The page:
Q: How has the Forbes 400 list changed over the past 25 years?  How does that reflect trends in the way that wealth is generated in the United States?
The makeup of the 400 has changed dramatically over the last 25 years, both in terms of who’s on the list and where their money comes from. While in 1982 almost half of the individuals on the list inherited their fortunes, today almost three-quarters of the richest Americans are self-made. Similarly, twenty-five years ago, oil and manufacturing were responsible for the largest number of fortunes–23% and 15% respectively. Today, the biggest sources of fortunes are finance (almost 25%), media (14%) and technology (12%). And there’s been a huge shift in the geographic distribution of wealth as well–from east to west. The number and percentage of Forbes 400 fortunes in California has almost doubled over the life of the list. Meanwhile, there has been a sharp decline in New York fortunes–though things could be shifting again with the growth in private equity and hedge fund fortunes.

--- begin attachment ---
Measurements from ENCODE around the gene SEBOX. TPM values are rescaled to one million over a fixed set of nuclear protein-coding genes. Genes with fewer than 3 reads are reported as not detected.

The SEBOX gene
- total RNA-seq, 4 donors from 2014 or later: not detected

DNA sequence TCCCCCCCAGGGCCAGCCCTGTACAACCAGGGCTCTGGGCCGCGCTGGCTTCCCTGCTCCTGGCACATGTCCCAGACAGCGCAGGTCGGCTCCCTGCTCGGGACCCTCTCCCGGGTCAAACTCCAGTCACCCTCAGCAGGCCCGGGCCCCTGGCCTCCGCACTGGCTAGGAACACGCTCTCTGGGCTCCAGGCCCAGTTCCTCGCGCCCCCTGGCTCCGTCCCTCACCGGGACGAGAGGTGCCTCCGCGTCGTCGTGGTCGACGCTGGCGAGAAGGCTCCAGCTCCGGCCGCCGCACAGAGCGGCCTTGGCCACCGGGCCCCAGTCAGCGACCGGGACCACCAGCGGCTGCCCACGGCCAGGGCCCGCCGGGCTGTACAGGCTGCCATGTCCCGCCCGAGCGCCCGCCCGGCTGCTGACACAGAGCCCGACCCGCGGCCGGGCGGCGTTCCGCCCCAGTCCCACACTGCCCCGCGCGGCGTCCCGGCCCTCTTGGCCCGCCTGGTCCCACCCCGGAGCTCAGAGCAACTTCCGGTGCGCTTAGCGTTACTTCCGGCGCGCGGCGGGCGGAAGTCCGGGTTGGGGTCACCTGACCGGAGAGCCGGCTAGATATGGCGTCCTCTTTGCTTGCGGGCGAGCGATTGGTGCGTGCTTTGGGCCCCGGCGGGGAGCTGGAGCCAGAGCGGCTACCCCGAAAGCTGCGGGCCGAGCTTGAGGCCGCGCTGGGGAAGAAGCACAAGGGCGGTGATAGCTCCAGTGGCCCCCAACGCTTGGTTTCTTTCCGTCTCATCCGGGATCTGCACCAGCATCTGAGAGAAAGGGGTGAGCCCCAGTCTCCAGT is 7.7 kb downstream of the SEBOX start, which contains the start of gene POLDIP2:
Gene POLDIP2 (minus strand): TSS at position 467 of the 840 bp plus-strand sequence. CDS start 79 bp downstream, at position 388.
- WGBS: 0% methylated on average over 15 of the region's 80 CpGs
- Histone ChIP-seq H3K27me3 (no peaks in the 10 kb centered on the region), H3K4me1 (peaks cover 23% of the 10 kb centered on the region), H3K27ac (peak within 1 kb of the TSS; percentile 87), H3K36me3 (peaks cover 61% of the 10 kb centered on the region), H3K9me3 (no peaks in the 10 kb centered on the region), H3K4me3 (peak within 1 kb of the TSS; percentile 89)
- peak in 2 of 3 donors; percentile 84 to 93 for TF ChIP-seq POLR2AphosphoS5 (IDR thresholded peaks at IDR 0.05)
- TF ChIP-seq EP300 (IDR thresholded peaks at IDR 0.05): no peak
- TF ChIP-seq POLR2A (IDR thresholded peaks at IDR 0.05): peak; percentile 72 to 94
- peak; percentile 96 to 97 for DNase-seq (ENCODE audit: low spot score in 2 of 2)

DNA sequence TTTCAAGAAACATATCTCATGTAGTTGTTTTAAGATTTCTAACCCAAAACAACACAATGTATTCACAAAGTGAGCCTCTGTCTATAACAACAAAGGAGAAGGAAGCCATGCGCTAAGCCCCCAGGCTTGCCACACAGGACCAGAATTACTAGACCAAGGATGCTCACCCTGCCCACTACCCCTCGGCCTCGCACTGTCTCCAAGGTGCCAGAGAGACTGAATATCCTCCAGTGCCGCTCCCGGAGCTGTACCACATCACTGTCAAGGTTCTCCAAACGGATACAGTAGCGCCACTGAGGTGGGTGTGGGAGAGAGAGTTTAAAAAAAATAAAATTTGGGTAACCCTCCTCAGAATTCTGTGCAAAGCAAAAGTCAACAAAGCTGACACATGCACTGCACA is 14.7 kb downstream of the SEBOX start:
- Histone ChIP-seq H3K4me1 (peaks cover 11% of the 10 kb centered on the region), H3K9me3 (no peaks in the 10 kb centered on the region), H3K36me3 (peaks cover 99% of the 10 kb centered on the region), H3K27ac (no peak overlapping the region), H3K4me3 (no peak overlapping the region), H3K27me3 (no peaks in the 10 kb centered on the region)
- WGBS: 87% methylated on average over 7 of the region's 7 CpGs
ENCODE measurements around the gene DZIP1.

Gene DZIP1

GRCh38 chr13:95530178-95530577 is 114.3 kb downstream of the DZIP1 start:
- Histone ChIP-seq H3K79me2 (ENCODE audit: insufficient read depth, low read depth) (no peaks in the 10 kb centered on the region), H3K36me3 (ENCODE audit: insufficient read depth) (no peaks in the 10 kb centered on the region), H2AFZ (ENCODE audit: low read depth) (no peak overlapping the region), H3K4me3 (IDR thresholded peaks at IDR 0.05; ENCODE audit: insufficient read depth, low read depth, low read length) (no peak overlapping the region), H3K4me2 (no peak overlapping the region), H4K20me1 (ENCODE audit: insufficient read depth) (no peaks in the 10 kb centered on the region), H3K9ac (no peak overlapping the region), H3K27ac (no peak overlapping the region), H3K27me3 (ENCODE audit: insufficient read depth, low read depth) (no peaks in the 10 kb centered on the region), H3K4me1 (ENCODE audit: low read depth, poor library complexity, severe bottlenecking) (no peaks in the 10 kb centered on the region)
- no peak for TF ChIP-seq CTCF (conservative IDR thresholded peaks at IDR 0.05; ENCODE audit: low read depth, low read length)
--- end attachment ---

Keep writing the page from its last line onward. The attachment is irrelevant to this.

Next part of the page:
Q: There are so many surprising facts and statistics in this book.  What is the single most interesting thing you learned in the process of researching and writing this book?
That’s like asking a parent which child is his favorite! Probably the single most fascinating thing we learned is how surprisingly different and textured the composite 400 are, unlike so many of the clichés about the super-rich that appear in movies, magazines and the media in general. First off, their fortunes aren’t just derived from finance, high tech or entertainment, to name three high-profile fields. What we call blue-collar billionaires in fact account for 10 to 20 percent of the fortunes in any given year. There’s nothing new about collecting garbage, but that’s how serial billionaire Wayne Huizenga made his first fortune. J.B. Hunt started his trucking empire by finding new uses for poultry litter. And 99 cent stores, today’s equivalent of the old five and dime, are the source of another 400 fortune.